Virus writers are male social outcasts who don't have girlfriends, according to Graham Cluley, senior technology consultant at anti-virus company Sophos.
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"Virus writers use false names to hide their identity such as Dark Avenger and Colostomy Bagboy. These are the kind of people who live a fantasy life and use false names to project something that is supposedly dark and mysterious."
But that can all change once a love interest enters the scene. "Once they get a girlfriend, buy a washing machine and go to university, they start to grow up a bit," said Cluley.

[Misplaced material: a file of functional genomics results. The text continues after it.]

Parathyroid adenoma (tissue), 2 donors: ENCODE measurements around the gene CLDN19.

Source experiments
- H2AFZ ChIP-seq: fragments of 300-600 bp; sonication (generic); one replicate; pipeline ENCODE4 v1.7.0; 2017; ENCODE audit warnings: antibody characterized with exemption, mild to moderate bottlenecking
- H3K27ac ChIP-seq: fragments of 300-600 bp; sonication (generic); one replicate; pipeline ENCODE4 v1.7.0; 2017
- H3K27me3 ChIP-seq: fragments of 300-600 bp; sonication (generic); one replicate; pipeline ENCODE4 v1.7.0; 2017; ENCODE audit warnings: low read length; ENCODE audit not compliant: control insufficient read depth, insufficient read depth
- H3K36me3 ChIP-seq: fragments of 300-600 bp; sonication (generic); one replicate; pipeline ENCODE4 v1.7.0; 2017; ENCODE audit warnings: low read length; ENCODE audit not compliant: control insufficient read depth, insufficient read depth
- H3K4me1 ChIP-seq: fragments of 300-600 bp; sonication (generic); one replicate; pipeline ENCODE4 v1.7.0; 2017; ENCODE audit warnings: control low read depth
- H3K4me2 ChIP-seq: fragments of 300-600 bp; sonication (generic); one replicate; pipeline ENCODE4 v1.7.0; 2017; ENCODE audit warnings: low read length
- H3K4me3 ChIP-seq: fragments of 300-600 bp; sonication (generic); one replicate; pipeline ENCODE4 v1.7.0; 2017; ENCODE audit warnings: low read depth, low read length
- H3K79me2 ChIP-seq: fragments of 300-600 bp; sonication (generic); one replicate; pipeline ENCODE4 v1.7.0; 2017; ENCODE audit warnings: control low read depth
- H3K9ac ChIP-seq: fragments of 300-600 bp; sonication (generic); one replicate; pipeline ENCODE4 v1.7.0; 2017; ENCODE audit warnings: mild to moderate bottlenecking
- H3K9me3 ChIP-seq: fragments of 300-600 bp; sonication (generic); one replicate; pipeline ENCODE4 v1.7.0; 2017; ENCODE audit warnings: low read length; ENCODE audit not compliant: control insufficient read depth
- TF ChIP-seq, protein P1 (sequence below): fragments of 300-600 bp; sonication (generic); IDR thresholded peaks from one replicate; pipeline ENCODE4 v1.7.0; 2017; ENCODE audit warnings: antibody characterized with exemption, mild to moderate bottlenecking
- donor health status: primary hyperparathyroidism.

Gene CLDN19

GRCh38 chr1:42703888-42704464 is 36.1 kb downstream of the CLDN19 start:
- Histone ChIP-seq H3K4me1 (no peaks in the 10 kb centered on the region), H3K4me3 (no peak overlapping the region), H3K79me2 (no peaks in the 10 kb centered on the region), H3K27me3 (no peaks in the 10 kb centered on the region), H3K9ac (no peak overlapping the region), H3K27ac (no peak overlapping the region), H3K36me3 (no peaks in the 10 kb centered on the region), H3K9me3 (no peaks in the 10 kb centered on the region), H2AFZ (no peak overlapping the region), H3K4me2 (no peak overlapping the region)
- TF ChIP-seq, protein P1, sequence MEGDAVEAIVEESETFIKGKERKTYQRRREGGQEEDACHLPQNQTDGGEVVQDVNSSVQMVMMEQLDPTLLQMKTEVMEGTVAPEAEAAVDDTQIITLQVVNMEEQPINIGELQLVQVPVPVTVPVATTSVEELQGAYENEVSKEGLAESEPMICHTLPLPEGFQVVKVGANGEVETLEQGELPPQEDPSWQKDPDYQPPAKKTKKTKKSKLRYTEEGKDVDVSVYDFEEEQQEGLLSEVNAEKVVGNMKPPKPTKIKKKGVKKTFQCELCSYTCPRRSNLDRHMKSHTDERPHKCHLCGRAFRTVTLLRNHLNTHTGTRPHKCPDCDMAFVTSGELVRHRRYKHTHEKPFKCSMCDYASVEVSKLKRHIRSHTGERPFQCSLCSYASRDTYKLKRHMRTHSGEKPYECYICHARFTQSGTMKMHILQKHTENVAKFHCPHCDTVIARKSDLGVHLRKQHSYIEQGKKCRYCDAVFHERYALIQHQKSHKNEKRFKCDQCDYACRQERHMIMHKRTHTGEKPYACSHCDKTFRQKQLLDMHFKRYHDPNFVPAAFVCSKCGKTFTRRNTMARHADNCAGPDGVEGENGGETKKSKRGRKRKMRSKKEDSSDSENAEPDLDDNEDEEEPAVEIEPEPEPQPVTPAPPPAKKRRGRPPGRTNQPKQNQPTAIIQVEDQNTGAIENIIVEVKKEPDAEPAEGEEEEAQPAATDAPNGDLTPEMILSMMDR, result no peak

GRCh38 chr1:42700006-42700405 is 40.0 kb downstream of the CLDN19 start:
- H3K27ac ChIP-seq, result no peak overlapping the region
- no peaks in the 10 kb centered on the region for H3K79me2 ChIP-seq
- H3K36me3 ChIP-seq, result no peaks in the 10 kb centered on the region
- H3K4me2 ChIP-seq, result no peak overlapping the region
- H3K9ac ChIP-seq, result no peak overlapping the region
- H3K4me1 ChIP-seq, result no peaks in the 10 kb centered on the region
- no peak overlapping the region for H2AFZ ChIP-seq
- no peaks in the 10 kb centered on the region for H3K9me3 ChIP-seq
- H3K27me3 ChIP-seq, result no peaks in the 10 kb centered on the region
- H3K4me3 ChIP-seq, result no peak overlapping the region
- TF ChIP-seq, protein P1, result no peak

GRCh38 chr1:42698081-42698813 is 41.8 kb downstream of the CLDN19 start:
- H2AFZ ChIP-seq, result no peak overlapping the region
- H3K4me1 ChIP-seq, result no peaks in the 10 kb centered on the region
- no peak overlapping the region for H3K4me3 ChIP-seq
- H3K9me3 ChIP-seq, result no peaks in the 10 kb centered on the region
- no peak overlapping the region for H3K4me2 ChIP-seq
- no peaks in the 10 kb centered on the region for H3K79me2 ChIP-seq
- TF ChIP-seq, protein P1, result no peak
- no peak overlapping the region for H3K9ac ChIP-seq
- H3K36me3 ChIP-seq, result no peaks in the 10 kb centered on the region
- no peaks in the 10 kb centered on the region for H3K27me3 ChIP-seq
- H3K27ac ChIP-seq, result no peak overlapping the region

The virus writing scene is male dominated, but there have been some female groupies who accompany the writers. "One groupie, 'Typhoid Mary' was renowned for her presence at Comdex, a major IT show. Travelling with a group of virus writers, she would lurk by computers, and re-boot them with freshly written viruses while they were unattended."
But apparently crime doesn't pay. The author of the virus SMEG, The Black Baron, otherwise known as Christopher Pile, was one of the few virus writers to be jailed for his crime. Pile, 26, confessed to writing the viruses to increase his self esteem. He pleaded guilty in 1995 and was sentenced to 18 months under sections 2 and 3 of the Computer Misuse Act.
But even though he did it to put British virus writing on the map, he failed dismally at reaching hero status, as even his lawyer described him as a "sad recluse".